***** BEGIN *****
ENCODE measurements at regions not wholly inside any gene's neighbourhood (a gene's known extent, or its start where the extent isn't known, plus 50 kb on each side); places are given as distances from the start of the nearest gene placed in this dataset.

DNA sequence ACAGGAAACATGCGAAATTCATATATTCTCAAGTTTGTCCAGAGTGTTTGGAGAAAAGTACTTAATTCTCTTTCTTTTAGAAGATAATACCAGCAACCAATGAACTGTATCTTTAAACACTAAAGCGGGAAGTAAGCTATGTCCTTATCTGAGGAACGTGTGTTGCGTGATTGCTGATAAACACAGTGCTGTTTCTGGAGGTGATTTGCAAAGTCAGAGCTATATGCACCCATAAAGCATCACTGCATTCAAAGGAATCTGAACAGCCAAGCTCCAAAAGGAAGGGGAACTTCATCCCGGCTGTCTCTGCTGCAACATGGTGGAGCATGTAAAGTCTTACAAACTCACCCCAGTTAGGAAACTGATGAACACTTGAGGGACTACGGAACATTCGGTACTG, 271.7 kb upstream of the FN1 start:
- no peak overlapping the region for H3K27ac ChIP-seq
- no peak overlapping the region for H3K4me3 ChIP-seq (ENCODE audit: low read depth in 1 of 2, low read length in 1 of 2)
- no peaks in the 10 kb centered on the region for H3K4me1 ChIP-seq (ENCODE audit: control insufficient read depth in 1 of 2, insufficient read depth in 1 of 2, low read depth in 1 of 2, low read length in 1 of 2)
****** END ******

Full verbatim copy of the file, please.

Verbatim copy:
ENCODE measurements at regions not wholly inside any gene's neighbourhood (a gene's known extent, or its start where the extent isn't known, plus 50 kb on each side); places are given as distances from the start of the nearest gene placed in this dataset.

DNA sequence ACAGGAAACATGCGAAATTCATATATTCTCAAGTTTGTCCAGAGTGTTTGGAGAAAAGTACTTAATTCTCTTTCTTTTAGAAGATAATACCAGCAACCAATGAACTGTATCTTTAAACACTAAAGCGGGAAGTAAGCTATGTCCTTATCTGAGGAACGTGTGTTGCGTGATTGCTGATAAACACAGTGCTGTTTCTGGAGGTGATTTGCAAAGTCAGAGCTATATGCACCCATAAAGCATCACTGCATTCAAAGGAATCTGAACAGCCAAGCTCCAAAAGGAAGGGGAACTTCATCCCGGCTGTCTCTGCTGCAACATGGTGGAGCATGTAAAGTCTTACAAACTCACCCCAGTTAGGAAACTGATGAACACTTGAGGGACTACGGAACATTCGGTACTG, 271.7 kb upstream of the FN1 start:
- no peak overlapping the region for H3K27ac ChIP-seq
- no peak overlapping the region for H3K4me3 ChIP-seq (ENCODE audit: low read depth in 1 of 2, low read length in 1 of 2)
- no peaks in the 10 kb centered on the region for H3K4me1 ChIP-seq (ENCODE audit: control insufficient read depth in 1 of 2, insufficient read depth in 1 of 2, low read depth in 1 of 2, low read length in 1 of 2)